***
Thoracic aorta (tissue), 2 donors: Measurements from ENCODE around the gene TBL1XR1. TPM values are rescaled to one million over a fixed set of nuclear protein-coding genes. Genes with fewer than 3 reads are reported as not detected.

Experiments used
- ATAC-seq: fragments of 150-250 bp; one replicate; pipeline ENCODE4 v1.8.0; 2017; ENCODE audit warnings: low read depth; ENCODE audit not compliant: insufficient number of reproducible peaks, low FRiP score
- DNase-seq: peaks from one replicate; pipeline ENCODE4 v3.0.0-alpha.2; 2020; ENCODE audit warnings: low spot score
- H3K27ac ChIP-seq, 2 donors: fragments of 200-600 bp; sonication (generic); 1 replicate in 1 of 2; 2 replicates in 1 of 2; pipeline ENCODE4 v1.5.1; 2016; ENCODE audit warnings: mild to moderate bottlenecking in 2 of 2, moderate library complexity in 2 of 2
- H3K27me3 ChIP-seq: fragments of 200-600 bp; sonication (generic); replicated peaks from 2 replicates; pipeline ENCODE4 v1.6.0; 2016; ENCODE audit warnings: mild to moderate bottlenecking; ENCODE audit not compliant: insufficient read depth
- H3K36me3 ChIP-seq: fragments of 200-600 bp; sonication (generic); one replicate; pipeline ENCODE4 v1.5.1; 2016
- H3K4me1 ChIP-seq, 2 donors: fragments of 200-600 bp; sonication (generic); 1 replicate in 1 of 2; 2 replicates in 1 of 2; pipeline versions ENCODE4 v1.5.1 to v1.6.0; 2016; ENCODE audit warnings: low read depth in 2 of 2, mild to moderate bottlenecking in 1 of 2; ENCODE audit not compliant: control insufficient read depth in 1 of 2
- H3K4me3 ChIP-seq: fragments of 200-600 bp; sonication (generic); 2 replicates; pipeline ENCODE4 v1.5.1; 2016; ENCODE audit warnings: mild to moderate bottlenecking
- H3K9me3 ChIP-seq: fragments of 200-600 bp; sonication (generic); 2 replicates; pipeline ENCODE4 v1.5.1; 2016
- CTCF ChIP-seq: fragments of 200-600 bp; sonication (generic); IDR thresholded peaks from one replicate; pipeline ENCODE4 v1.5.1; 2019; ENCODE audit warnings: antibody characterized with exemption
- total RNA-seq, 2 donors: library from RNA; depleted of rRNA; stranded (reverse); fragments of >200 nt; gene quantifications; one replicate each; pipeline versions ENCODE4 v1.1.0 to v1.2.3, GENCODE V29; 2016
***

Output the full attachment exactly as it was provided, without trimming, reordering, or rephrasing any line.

Thoracic aorta (tissue), 2 donors: Measurements from ENCODE around the gene TBL1XR1. TPM values are rescaled to one million over a fixed set of nuclear protein-coding genes. Genes with fewer than 3 reads are reported as not detected.

Experiments used
- ATAC-seq: fragments of 150-250 bp; one replicate; pipeline ENCODE4 v1.8.0; 2017; ENCODE audit warnings: low read depth; ENCODE audit not compliant: insufficient number of reproducible peaks, low FRiP score
- DNase-seq: peaks from one replicate; pipeline ENCODE4 v3.0.0-alpha.2; 2020; ENCODE audit warnings: low spot score
- H3K27ac ChIP-seq, 2 donors: fragments of 200-600 bp; sonication (generic); 1 replicate in 1 of 2; 2 replicates in 1 of 2; pipeline ENCODE4 v1.5.1; 2016; ENCODE audit warnings: mild to moderate bottlenecking in 2 of 2, moderate library complexity in 2 of 2
- H3K27me3 ChIP-seq: fragments of 200-600 bp; sonication (generic); replicated peaks from 2 replicates; pipeline ENCODE4 v1.6.0; 2016; ENCODE audit warnings: mild to moderate bottlenecking; ENCODE audit not compliant: insufficient read depth
- H3K36me3 ChIP-seq: fragments of 200-600 bp; sonication (generic); one replicate; pipeline ENCODE4 v1.5.1; 2016
- H3K4me1 ChIP-seq, 2 donors: fragments of 200-600 bp; sonication (generic); 1 replicate in 1 of 2; 2 replicates in 1 of 2; pipeline versions ENCODE4 v1.5.1 to v1.6.0; 2016; ENCODE audit warnings: low read depth in 2 of 2, mild to moderate bottlenecking in 1 of 2; ENCODE audit not compliant: control insufficient read depth in 1 of 2
- H3K4me3 ChIP-seq: fragments of 200-600 bp; sonication (generic); 2 replicates; pipeline ENCODE4 v1.5.1; 2016; ENCODE audit warnings: mild to moderate bottlenecking
- H3K9me3 ChIP-seq: fragments of 200-600 bp; sonication (generic); 2 replicates; pipeline ENCODE4 v1.5.1; 2016
- CTCF ChIP-seq: fragments of 200-600 bp; sonication (generic); IDR thresholded peaks from one replicate; pipeline ENCODE4 v1.5.1; 2019; ENCODE audit warnings: antibody characterized with exemption
- total RNA-seq, 2 donors: library from RNA; depleted of rRNA; stranded (reverse); fragments of >200 nt; gene quantifications; one replicate each; pipeline versions ENCODE4 v1.1.0 to v1.2.3, GENCODE V29; 2016